For more than 150 years Perth Show has been a popular, once a year meeting point for the people of the city and the farming community. The show - now the third largest of its type in Scotland – remains as always a showcase for champion livestock but this year holds a much wider appeal for visitors. To be held on Friday and Saturday August 5 and 6 on the South Inch, throughout the two days, trade stands, sideshows, entertainment, activities, music and parades all add to the vibrancy of the show along with a new culinary direction. “For the first time, Perth Show is set to feature a cookery theatre and food and drink marquee,” said show secretary Neil Forbes. “This will bring a new and popular dimension to the visitor attraction. “Perth Show 2016 is also delighted to welcome Perthshire On A Plate (POAP) - a major food festival, celebrating the very best in local produce and culinary talent. “Organised by Perthshire Chamber of Commerce, the two-day festival will run as part of the show and feature celebrity and local chefs, demonstrations and tastings, book signings, food and drink related trade stands, fun-filled activities for ‘kitchen kids’ and a large dining area and pop-up restaurants in a double celebration of food and farming.” Heading the celebrity chef line-up are television favourite Rosemary Shrager (Friday) and spice king Tony Singh (Saturday), backed by a host of talented local chefs including Graeme Pallister (63 Tay Street) and Grant MacNicol (Fonab Castle). The cookery theatre, supported by Quality Meat Scotland, will also stage a fun cookery challenge between students from Perth College and the ladies of the SWI. A range of pop-up restaurants featuring taster dishes from some of the area’s best known eating places will allow visitors to sample local produce as they relax in the show’s new POAP dining area. “We’re trying to create a wide and varied programme of entertainment,” said Mr Forbes. “Late afternoon on Friday will see the It’s A Knockout challenge with teams from businesses throughout Perth and Perthshire competing against each other. “And the first day’s programme will end with a beer, wine and spirit festival where teams can celebrate their achievements and visitors can sample a wide range of locally produced drinks.” This year will also see the reintroduction of showjumping at Perth Show on the Saturday afternoon.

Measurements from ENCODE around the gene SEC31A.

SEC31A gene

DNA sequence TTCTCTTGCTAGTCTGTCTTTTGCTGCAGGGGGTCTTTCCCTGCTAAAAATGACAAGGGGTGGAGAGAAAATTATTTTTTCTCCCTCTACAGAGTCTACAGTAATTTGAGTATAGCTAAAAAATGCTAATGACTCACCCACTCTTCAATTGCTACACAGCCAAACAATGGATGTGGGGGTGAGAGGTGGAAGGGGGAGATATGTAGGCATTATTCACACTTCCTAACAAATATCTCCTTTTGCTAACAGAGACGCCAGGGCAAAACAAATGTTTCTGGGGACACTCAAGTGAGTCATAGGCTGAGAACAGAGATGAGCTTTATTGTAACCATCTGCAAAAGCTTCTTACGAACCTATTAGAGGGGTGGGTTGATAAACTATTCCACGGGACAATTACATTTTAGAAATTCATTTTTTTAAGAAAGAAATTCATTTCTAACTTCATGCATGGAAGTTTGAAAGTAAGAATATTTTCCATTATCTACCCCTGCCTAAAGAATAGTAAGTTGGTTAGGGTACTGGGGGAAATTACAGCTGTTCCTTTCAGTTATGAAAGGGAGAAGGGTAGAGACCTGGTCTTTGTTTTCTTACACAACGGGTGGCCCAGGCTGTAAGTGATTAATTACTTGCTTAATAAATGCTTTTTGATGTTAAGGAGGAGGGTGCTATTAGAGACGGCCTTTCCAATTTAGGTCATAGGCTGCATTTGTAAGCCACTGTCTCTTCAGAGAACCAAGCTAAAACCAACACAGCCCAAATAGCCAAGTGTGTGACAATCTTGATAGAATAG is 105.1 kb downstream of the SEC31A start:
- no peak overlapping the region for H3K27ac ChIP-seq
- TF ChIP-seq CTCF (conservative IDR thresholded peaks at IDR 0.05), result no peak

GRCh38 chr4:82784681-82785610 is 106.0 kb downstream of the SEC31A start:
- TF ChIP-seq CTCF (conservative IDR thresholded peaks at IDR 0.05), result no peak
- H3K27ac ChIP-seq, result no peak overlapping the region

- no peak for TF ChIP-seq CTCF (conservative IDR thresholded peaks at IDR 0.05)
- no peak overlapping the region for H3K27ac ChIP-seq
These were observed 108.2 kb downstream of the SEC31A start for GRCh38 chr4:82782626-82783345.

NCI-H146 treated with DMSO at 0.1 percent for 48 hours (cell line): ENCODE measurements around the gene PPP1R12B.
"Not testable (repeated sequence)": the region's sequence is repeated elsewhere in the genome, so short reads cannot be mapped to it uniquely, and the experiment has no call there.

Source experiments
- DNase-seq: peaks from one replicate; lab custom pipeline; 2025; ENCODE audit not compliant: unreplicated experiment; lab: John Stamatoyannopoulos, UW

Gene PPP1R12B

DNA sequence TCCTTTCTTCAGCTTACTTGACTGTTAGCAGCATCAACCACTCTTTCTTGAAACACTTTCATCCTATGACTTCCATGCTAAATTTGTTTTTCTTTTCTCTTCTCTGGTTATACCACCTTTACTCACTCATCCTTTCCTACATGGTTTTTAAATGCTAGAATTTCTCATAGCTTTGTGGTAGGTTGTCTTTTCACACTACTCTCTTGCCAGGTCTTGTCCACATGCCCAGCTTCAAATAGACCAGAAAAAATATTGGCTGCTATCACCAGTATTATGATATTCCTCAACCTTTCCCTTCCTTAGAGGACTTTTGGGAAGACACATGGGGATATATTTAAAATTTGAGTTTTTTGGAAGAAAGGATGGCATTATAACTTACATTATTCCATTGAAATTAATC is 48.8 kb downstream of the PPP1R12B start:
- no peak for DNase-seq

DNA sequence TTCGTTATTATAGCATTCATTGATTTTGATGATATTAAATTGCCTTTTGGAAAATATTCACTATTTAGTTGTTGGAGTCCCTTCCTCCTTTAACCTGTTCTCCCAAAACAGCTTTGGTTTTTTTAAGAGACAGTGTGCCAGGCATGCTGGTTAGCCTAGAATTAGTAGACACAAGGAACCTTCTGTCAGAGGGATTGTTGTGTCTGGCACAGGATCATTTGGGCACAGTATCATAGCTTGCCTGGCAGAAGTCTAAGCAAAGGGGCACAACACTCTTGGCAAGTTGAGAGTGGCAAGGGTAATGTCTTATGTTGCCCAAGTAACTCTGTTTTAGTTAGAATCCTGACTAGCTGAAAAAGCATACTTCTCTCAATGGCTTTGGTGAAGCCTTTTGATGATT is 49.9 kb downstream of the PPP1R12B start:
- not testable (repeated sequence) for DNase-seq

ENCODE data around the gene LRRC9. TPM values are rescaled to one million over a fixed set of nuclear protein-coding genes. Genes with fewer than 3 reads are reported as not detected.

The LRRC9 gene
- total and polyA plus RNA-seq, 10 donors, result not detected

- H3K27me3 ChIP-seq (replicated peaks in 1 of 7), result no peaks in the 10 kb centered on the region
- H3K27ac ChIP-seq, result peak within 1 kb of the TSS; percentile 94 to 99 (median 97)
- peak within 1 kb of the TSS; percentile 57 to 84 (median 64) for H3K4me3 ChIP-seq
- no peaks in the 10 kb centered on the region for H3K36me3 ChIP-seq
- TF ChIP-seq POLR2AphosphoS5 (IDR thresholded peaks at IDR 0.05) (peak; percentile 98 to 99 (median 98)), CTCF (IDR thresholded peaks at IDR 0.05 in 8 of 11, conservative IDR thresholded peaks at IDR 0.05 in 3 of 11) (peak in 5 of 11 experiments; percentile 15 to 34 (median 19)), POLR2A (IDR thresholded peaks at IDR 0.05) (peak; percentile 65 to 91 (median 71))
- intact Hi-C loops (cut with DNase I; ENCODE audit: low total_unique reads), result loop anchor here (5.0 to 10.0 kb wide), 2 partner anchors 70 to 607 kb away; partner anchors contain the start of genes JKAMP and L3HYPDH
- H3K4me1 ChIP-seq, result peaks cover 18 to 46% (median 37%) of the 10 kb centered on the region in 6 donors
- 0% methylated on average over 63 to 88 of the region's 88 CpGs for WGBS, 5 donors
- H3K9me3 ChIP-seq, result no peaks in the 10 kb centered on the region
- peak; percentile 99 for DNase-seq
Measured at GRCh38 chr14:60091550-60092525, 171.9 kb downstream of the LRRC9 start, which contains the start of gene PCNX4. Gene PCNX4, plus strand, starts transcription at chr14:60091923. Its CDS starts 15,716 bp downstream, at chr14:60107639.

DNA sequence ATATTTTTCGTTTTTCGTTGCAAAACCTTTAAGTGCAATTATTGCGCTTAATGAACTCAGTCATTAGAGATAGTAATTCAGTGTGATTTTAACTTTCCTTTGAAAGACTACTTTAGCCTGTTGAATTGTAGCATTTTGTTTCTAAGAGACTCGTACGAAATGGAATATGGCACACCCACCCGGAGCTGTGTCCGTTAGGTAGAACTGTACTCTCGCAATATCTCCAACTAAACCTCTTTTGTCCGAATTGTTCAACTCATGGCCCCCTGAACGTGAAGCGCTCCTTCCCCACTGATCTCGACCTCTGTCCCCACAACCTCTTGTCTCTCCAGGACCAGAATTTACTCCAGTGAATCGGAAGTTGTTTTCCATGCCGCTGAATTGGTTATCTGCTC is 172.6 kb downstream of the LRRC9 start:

A huge warehouse at the Port of Dundee is the setting for a new play about the oil industry. Gayle Ritchie investigates A plastic bag does a merry dance in the breeze, coming to rest against the wall of a weed-infested derelict building. As dusk turns to darkness, the lights of the three jackup rigs which have come to dominate Dundee’s docks shine out across the Tay Estuary like beacons. Emblematic of the downturn in the oil industry, they’re the perfect backdrop for a new play which investigates what's arguably the most controversial industry in Scotland. It’s here, inside a giant, empty warehouse that Crude: An Exploration of Oil, is being staged by Grid Iron Theatre Company. As writer and director Ben Harrison says, the site – Shed 36 to be precise – is a fitting embodiment of our proximity and paradoxically our distance from the world of offshore. “It’s so mysterious, so central to the life of Scotland, and so critical for so many communities around the world,” he says. His point is this – that the oil industry affects not only offshore workers and high-earning executives, but each and every one of us. “Oil is everywhere. It’s addictive,” he says. “I’m wearing contact lenses which are comprised of plastic and hence, I’m looking at the world through oil. “Modern life is actually unthinkable without hydrocarbons but a lot of us don’t realise how oil is in almost everything, from the fuel we put in our cars, to the plastics used in our phones, cosmetics, pharmaceuticals, clothing, food and lighting, to the chairs the audience will be sitting in. There’s very little that surrounds us and makes us comfortable that’s not connected with petrochemicals.” Focusing on the lives of offshore workers and the choices they make to work on the industrial islands of the North Sea, Crude travels to the Niger Delta and the Arctic Circle to look at the global impact of oil production and its human and ecological cost. Bringing together a cast of seven, Crude’s actors include Grid Iron Band of Brothers and Silent Witness’ Phil McKee, Neil John Gibson, Sarah Bebe Holmes, Brad Morrison (who worked in the oil industry before launching his acting career) and Tunji Lucas. At the time of the longest continuous downturn in the history of oil production in the North Sea, now, says Ben, is an appropriate moment to consider Scotland and the world’s connection with and reliance on hydrocarbons. “The presence of oil has been both a blessing and a curse since its discovery in the 19th century, and for Scotland it throws up huge and important issues about natural resource control and who benefits from the production of oil and gas in the North Sea,” he says. “Crude centres on the lives of offshore workers and their families and the huge pressure the two weeks on, two weeks off work pattern puts on family life. “An oil rig is a very sterile environment; there’s a prison-like quality to being out there. It’s one of the most unnatural environments, even though it’s in the middle of nature. But while it can be tough, the play uses a lot of gallows humour. “Many people have an idea of the stereotypical offshore worker on the train from Aberdeen with a couple of tins of lager. The story is much more complex than that. “With the downturn, there’s more pressure on people to look for work in countries that are more hostile, more risky, both environmentally and politically, and it’s often an ethical dilemma – do they carry on seeking financially attractive but risky opportunities or seek change?” Audience members will be bussed to atmospheric Shed 36, which was originally built for the ship-building sector and also used for rig production. The shed was used as a grain store for a few years until oil company Rigmar moved in. Edinburgh-based Grid Iron has staged previous plays in an airport, a swing park, a department store and a climbing centre. The company was offered the use of the warehouse by the port’s operator after abandoning attempts to stage it on a North Sea rig on grounds of cost – it would have been £9,000 one way for 12 audience members in a chopper. More than 50 oil workers and their partners were interviewed for the show – from offshore and onshore staff to executives. Producer Jude Doherty says she wants the audience to feel involved in the show. “The set, even though it’s in a vast, industrial shed, is quite intimate," she says. "It features as an oil rig, the house of a married oil worker, the waiting room for the heli pad and a bar in Dyce. There’s also an oil mermaid, whose image gives the idea of the mythical quality of oil. “The audience will feel they’re coming into the waiting room and while we don’t want them to feel uncomfortable, we want them to feel how uncomfortable this lifestyle is.” Inevitably, there will be a scenes featuring people in oil-streaked orange boiler suits, but the play also features activists, references to Piper Alpha, and story-telling from cowboy-hatted “Texas Jim” who’s determined to prove “oil is sexy”. Ultimately, Crude doesn't aim to lecture audience members but rather, to give a fascinating insight into an often misunderstood industry. "We're not telling anyone what they should think," says Ben. "But certainly, Crude should give people plenty to think about." https://www.youtube.com/watch?v=k-eouLdquRs info Crude runs from October 8 to 23. Audience members will be picked up from Greenmarket carpark and bussed to Shed 36. Wrap up warm! www.dundeerep.co.uk For your chance to win two tickets to the performance of Crude on October 11, tweet @GridIronTheatre stating why you would like to see the show.